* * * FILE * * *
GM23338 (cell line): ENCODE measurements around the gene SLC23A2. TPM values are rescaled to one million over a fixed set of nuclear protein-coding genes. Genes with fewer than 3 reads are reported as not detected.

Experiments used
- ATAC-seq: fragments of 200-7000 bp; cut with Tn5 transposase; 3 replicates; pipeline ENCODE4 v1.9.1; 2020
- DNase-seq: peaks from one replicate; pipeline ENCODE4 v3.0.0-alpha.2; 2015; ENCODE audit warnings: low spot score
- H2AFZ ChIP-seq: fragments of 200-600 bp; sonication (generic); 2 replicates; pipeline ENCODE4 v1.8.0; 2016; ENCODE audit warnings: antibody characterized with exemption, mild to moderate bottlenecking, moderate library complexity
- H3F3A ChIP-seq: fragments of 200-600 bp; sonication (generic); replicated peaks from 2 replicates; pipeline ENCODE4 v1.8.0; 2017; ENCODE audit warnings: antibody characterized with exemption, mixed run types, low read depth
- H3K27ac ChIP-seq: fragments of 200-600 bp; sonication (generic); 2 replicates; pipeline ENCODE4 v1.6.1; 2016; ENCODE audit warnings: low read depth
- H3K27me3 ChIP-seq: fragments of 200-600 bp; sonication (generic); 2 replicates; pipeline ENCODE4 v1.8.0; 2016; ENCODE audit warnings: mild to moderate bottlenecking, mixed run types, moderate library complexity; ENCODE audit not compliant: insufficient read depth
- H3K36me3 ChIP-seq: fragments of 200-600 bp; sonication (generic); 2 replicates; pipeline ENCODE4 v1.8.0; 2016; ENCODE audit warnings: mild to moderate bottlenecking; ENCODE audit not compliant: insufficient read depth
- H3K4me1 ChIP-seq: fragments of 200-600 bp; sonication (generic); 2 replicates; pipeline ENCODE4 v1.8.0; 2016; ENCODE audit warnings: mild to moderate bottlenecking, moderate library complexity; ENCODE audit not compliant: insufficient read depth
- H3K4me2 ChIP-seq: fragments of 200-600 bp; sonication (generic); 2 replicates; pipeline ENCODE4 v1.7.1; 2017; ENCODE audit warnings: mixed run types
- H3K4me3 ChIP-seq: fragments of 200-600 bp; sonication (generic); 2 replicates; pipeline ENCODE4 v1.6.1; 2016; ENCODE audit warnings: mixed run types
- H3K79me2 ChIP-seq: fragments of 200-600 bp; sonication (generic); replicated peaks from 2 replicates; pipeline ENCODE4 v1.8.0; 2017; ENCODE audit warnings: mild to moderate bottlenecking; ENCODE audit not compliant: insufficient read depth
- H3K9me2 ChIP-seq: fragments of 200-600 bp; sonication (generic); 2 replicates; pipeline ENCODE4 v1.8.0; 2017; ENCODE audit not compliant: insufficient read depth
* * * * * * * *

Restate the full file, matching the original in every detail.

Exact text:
GM23338 (cell line): ENCODE measurements around the gene SLC23A2. TPM values are rescaled to one million over a fixed set of nuclear protein-coding genes. Genes with fewer than 3 reads are reported as not detected.

Experiments used
- ATAC-seq: fragments of 200-7000 bp; cut with Tn5 transposase; 3 replicates; pipeline ENCODE4 v1.9.1; 2020
- DNase-seq: peaks from one replicate; pipeline ENCODE4 v3.0.0-alpha.2; 2015; ENCODE audit warnings: low spot score
- H2AFZ ChIP-seq: fragments of 200-600 bp; sonication (generic); 2 replicates; pipeline ENCODE4 v1.8.0; 2016; ENCODE audit warnings: antibody characterized with exemption, mild to moderate bottlenecking, moderate library complexity
- H3F3A ChIP-seq: fragments of 200-600 bp; sonication (generic); replicated peaks from 2 replicates; pipeline ENCODE4 v1.8.0; 2017; ENCODE audit warnings: antibody characterized with exemption, mixed run types, low read depth
- H3K27ac ChIP-seq: fragments of 200-600 bp; sonication (generic); 2 replicates; pipeline ENCODE4 v1.6.1; 2016; ENCODE audit warnings: low read depth
- H3K27me3 ChIP-seq: fragments of 200-600 bp; sonication (generic); 2 replicates; pipeline ENCODE4 v1.8.0; 2016; ENCODE audit warnings: mild to moderate bottlenecking, mixed run types, moderate library complexity; ENCODE audit not compliant: insufficient read depth
- H3K36me3 ChIP-seq: fragments of 200-600 bp; sonication (generic); 2 replicates; pipeline ENCODE4 v1.8.0; 2016; ENCODE audit warnings: mild to moderate bottlenecking; ENCODE audit not compliant: insufficient read depth
- H3K4me1 ChIP-seq: fragments of 200-600 bp; sonication (generic); 2 replicates; pipeline ENCODE4 v1.8.0; 2016; ENCODE audit warnings: mild to moderate bottlenecking, moderate library complexity; ENCODE audit not compliant: insufficient read depth
- H3K4me2 ChIP-seq: fragments of 200-600 bp; sonication (generic); 2 replicates; pipeline ENCODE4 v1.7.1; 2017; ENCODE audit warnings: mixed run types
- H3K4me3 ChIP-seq: fragments of 200-600 bp; sonication (generic); 2 replicates; pipeline ENCODE4 v1.6.1; 2016; ENCODE audit warnings: mixed run types
- H3K79me2 ChIP-seq: fragments of 200-600 bp; sonication (generic); replicated peaks from 2 replicates; pipeline ENCODE4 v1.8.0; 2017; ENCODE audit warnings: mild to moderate bottlenecking; ENCODE audit not compliant: insufficient read depth
- H3K9me2 ChIP-seq: fragments of 200-600 bp; sonication (generic); 2 replicates; pipeline ENCODE4 v1.8.0; 2017; ENCODE audit not compliant: insufficient read depth